But I've also seen SPI-interface flashes where the actual native block size was not a power of two, but actually a bit larger - for example, the AT45DB161D has 4096 pages that you can set as being either 512 or 528 bytes long.

  • \$\begingroup\$ Hmm. Can you provide a few examples? I'm curious to look at the datasheet... \$\endgroup\$ – whitequark Aug 12 '11 at 21:45
  • \$\begingroup\$ I believe I did provide an example. \$\endgroup\$ – Chris Stratton Aug 12 '11 at 22:51
  • \$\begingroup\$ Oh, I'm very sorry, my comment should have been much better (3AM, you know...). The chip you've shown is pretty standard (compared to what I've seen): it has 4096 pages (which is indeed a power of two) of 512 bytes (which is too) of regular data and, optionally, 16 bytes (again, power of two) of out-of-band data for storing the ECC codes. Most, if not all, NAND chips provide such OOB space due to bit-flips; so, I don't see how this chip is non-standard. If it had, for example, 3072 pages, then it would be the one I'm searching for. \$\endgroup\$ – whitequark Aug 12 '11 at 23:07
  • \$\begingroup\$ I didn't say it's not standard, but it is not a power of two. If you look at how access to it actually works, a decision to designate those extra 16 bits for "out of band" usage would be your decision, not something forced on you by the architecture of the device. \$\endgroup\$ – Chris Stratton Aug 12 '11 at 23:14
  • \$\begingroup\$ I mean that the regular NAND flashes also have page size as not the power of two, and the extra bytes are always used to store ECC codes, so the actual data capacity is just the (power of two) effective page size × (power of two) pages × (power of two) blocks. A Samsung flash (K9G8G08U0A) I've worked with, for example, had pages of 2048 bytes + 64 bytes of OOB, blocks of 256 KiB consisting of 128 such pages, and 4096 of the blocks, totalling in 1GiB of actual space, and, accordingly, 32MiB of supplementary OOB space. That's how pretty much all NANDs are done. \$\endgroup\$ – whitequark Aug 12 '11 at 23:14

The word is deceit, and it also happens with hard disks. If you buy a 1TB hard disk and it appears to hold 1 000 000 MB, technically you're not swindled, even when you actually did mean and expected 1 048 576 MiB. Giving you more than the absolute minimum would cost them a few cents extra.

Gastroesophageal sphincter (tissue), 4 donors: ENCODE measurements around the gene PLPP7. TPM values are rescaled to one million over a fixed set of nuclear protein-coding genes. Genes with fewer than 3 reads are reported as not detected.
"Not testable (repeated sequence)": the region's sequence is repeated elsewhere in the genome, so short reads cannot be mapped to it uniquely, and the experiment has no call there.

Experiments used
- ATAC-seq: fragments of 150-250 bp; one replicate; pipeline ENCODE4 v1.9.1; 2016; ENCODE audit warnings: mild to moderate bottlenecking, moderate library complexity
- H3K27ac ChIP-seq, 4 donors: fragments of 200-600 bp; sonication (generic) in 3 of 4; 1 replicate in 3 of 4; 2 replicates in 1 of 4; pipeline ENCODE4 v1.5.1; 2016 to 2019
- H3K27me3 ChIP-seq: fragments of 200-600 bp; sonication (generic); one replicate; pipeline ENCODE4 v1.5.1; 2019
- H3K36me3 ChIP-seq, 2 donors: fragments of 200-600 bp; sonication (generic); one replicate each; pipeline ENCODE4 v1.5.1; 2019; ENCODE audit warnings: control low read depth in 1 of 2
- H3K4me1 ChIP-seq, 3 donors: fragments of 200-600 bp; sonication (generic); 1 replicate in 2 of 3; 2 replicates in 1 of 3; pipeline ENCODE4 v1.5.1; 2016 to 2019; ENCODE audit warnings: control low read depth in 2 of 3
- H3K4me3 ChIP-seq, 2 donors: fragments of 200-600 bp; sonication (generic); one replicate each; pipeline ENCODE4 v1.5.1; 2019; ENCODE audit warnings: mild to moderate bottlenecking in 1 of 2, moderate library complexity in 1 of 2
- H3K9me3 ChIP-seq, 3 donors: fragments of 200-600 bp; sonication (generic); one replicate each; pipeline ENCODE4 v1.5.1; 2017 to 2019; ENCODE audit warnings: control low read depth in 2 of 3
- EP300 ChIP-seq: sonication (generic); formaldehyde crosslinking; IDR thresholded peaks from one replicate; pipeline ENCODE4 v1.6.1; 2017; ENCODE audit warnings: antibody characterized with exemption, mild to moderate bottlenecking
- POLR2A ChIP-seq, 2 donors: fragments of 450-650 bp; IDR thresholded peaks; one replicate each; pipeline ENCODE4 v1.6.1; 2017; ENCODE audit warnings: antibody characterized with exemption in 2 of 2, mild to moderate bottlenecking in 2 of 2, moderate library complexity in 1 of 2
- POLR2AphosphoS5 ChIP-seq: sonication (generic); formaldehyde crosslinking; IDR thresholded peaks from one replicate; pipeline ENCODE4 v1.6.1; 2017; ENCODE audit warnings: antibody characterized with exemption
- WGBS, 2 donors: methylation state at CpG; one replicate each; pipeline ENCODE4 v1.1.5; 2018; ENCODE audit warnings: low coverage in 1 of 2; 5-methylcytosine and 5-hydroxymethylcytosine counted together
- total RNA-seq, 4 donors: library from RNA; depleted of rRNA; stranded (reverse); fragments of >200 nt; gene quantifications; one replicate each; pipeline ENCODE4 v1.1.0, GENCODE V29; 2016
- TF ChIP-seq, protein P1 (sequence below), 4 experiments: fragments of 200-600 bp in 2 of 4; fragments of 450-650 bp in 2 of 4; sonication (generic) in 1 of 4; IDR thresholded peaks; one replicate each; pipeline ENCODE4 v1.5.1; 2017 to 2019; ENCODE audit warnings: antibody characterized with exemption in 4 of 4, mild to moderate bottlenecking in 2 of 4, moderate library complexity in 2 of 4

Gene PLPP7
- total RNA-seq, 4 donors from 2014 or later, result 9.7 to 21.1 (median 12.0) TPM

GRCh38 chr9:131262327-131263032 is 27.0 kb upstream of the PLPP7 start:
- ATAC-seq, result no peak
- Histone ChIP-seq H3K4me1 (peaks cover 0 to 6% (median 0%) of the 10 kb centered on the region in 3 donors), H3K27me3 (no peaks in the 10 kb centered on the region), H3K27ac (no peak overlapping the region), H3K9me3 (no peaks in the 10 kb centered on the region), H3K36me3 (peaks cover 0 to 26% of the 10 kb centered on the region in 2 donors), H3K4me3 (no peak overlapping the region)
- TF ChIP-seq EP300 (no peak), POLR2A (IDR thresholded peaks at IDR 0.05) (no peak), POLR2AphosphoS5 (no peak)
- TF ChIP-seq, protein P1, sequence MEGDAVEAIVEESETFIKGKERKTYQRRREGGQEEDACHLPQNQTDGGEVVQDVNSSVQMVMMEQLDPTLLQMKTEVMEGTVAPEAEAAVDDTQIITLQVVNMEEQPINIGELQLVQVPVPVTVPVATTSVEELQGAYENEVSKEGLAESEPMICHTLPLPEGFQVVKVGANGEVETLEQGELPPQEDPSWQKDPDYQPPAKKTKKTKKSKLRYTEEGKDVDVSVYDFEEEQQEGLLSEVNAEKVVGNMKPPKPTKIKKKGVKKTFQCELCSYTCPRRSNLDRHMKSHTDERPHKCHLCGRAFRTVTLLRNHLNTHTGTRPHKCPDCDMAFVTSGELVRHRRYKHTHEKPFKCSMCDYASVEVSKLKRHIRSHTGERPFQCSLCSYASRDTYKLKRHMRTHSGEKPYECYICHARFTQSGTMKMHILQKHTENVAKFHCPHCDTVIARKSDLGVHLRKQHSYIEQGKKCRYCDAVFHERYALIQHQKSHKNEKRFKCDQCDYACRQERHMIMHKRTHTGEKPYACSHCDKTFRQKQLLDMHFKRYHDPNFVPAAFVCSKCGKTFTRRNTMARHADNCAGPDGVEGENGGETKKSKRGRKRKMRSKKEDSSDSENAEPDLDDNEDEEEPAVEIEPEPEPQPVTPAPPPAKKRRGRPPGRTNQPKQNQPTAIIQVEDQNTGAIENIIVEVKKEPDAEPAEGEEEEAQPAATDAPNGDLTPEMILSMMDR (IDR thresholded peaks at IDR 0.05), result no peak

Data for the WD Caviar Blue drive, but other manufacturers will handle more or less the same numbers:
1 TB: 1 953 525 169 sectors (= 71 * 89 * 173 * 1787) = 0.91 TiB
640 GB: 1 250 263 728 sectors (= 2\$^4\$ * 3\$^3\$ * 7 * 31 * 13337) = 596 GiB
500 GB: 976 773 168 sectors (= 2\$^4\$ * 3\$^3\$ * 7 * 67 * 1607) = 466 GiB

The factorization of the number of sectors shows that there's no logic in it, the numbers are chosen to give a round number in GB, not GiB.

The advantage of having \$2^N\$ bytes is that you get the most possible storage for a given address width of \$N\$ bits. Most parallel memory provides \$2^N\$ bytes because of this; extra bits in the address width are expensive as you need larger packages.

  • \$\begingroup\$ Sorry, but this is simply wrong. First, you can check any datasheet on a typical NAND Flash device (I use K9G8G08U0A as an example), and the sizes of blocks will be clearly stated in binary units. So, the capacity of flash chip itself is indeed 2<sup>n</sup>. But the capacity of mass storage device is less than that of the flash because of spare blocks which will be used in place of bad blocks, which are present on any new MLC NAND device and are appearing through its life. \$\endgroup\$ – whitequark Aug 13 '11 at 10:33
  • \$\begingroup\$ Second, the NAND Flash have a standardized interface where interaction with external controller is done through a 8-bit bidirectional bus. Row and column addresses already exceed the bus width, and several transfer cycles are used to select a block; they do not fill all 16 bits as well, so there is already some extra space. (This interface is not strictly serial, as there are 8 parallel lines of data, but it's not parallel, too, as you cannot set up all the address on just that 8 pins.) \$\endgroup\$ – whitequark Aug 13 '11 at 10:38
  • \$\begingroup\$ @whitequark - From the first Fash card I could find (1GB): 1024 655 360 bytes total capacity = 1000 640 kbytes = 977 MB. Coincidence that this is just above 1000 000? I don't think so. \$\endgroup\$ – stevenvh Aug 13 '11 at 11:28
  • \$\begingroup\$ It may or may not be a coincidence; but in the question, I ask about flash chips, not flash cards. The capacity of flash cards is just a consequence. \$\endgroup\$ – whitequark Aug 13 '11 at 11:43
  • \$\begingroup\$ +1 not for your first section, but for the point on address width. \$\endgroup\$ – Kevin Vermeer Aug 13 '11 at 17:14

There is no practical reason that couldn't be done.

The difference between 8 GiB and 8 GB can also be formatting overhead. The error-correction logic doesn't count in either number.

  • 1
    \$\begingroup\$ I've updated the question with an example. The error-correction logic in form of ECC codes does not, of course, as it uses OOB area, but error correction which replaces bad blocks with spare ones does count. \$\endgroup\$ – whitequark Aug 12 '11 at 19:33